Last updated: September 15. 2013 10:51AM - 1929 Views

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Bob Strickley

PDT Content Manager

In Saturday’s edition of the Daily Times there was an article about the city potentially selling the naming rights to Spartan Municipal Stadium. There was a surpising amount of negative feedback toward the idea.

It’s easy to understand the connection the community has with the historical value of the stadium, but just because the name changes to “SOMC Spartan Stadium” or “AEP Spartan Stadium” doesn’t immediately mean the history of the stadium is lost. The name of the facility was “Universal Stadium” when the first National Football League night game took place within its walls. Now that it is named Spartan Municipal Stadium and the name could change again, does that lessen the fact that a historical event once took place there? The simple answer is no.

Dutch Clark still played in the stadium and the Spartans still had a fantastic home field advantage going 19-2-4 during their tenure in Portsmouth. A new moniker or naming the field of Spartan Stadium doesn’t change those facts.

The Reds played in three World Series in Riverfront Stadium. When it was changed to Cinergy Field, were those games magically erased from history? A new name isn’t going to change history. A name change isn’t a wrecking ball.

It would seem those opposed to the idea are being narrow in their vision of how this could stand to benefit the city, assuming there are parties interested in purchasing the naming rights. Put the sentimental aspects aside and consider the state the stadium is in and the precarious fiscal situation the city is working to fix. If selling the naming rights offers a substantial financial benefit to the city and the stadium while sacrificing the intangible historical sentiment among its fans, I think rational minds would prefer going forward with the idea. Otherwise we can cling to the name Spartan Municipal Stadium while the building crumbles away.

Preserving historical structures is a cause that is easy to get behind and using money brought in from the sale of the naming rights would support that cause. As Councilman Kevin W. Johnson pointed out in the aforementioned article, revenue made from the sale would go back into maintenance of the stadium.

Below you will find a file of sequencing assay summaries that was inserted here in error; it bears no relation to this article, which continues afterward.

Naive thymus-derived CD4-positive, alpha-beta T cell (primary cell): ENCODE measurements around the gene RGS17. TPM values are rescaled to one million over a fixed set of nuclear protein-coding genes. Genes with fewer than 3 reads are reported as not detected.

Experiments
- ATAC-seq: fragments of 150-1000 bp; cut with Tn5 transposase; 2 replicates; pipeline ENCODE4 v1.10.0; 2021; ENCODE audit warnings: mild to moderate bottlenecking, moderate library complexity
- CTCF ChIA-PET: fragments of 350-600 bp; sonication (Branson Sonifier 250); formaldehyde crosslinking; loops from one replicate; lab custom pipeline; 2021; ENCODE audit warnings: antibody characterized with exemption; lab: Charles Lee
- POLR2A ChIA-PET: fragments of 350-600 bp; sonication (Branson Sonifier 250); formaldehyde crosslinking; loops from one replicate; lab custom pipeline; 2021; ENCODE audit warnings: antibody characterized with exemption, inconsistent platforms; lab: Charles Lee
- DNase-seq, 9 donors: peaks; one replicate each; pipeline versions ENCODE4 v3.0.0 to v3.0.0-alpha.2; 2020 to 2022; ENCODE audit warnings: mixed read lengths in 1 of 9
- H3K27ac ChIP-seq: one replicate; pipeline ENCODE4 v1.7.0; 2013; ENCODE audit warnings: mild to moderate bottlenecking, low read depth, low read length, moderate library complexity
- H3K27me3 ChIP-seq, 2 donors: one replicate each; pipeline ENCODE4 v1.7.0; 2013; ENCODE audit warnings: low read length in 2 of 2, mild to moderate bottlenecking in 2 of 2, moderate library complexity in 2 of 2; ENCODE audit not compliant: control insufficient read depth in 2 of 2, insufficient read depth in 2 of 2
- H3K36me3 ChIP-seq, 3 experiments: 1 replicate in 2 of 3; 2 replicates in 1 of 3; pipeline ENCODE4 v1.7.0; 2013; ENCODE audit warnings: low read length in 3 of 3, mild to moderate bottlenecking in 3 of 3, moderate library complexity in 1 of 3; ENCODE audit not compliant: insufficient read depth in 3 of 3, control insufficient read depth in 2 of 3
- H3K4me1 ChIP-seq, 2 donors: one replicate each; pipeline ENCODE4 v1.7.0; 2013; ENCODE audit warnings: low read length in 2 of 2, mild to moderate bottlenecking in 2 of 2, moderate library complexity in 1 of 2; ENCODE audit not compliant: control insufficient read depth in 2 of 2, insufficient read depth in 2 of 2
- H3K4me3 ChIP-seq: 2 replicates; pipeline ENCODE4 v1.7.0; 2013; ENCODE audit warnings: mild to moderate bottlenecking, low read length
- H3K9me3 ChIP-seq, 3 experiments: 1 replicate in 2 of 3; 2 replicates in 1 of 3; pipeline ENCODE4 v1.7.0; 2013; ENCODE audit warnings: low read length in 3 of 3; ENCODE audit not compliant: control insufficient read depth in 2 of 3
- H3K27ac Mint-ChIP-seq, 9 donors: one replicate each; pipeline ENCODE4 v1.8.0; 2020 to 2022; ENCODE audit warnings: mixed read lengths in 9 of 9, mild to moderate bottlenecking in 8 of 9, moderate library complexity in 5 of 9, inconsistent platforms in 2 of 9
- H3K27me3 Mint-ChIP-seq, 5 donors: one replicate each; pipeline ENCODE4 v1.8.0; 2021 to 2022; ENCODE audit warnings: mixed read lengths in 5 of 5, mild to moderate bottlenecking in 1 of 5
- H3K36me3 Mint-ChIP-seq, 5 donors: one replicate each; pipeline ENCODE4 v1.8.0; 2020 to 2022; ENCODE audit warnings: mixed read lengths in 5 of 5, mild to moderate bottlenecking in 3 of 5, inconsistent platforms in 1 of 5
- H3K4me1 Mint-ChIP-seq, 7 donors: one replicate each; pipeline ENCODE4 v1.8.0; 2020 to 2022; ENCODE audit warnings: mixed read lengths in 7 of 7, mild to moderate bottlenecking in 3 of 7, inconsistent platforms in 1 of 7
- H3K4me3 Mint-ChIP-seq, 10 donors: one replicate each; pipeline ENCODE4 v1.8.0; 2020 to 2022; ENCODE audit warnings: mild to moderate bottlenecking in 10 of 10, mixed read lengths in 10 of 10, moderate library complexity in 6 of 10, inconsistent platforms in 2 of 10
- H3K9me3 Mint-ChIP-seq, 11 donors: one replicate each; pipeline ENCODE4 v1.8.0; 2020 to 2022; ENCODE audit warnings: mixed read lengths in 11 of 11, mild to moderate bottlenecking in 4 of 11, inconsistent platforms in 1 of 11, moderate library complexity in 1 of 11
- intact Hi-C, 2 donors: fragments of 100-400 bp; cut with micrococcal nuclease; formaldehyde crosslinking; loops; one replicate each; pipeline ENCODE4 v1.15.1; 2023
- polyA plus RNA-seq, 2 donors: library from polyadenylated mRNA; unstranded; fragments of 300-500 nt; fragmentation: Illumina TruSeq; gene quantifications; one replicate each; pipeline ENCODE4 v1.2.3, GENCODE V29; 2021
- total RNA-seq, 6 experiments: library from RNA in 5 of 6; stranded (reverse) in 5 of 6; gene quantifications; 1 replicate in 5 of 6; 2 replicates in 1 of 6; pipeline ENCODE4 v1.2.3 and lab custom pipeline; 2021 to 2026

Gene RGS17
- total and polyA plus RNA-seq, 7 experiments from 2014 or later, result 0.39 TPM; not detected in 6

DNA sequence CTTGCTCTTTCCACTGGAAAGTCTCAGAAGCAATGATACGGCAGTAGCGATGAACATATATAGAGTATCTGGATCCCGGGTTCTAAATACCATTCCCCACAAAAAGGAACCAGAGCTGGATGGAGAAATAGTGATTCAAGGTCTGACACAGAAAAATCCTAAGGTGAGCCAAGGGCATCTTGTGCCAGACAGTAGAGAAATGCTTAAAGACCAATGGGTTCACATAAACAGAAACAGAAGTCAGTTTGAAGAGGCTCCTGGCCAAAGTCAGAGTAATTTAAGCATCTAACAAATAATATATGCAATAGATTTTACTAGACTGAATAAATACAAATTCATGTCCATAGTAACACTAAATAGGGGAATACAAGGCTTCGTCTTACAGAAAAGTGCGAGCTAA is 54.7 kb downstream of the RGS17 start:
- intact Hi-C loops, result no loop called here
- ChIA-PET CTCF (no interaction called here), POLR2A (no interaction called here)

Finding alternative uses for the stadium is also an idea to get behind. Currently the semi-professional football team the Kentucky Warriors and the Notre Dame High School football team utilize the field. It might have already been discussed, but I can see an nearly endless list of uses of the facility for students of Shawnee State. Intramurals, flag football, Ultimate Frisbee, so on. If the university is willing to lease time from the city, it could be another stream of revenue to help the upkeep of a cherished landmark.

Considering and implementing changes that would stand to benefit the city and the stadium shouldn’t be met with immediate skepticism and dismissal. It’s up to our elected officials to find creative solutions to problems and I appreciate Councilman Rich Saddler and the Parks, Recreation, Buildings and Culture Committee for even broaching the subject.

Editor’s Note: For more information on Spartan Municipal Stadium, visit the “Local Features” section at Portsmouth-DailyTimes.com where the article “A proud history” from January of 2012 has been republished. The article highlights the history and legacy of the stadium and Portsmouth’s NFL past.

Bob Strickley can be reached at 353-3101, ext. 296, or bstrickley@civitasmedia.com. For breaking news, follow Bob on Twitter @rjstrickleyjr.

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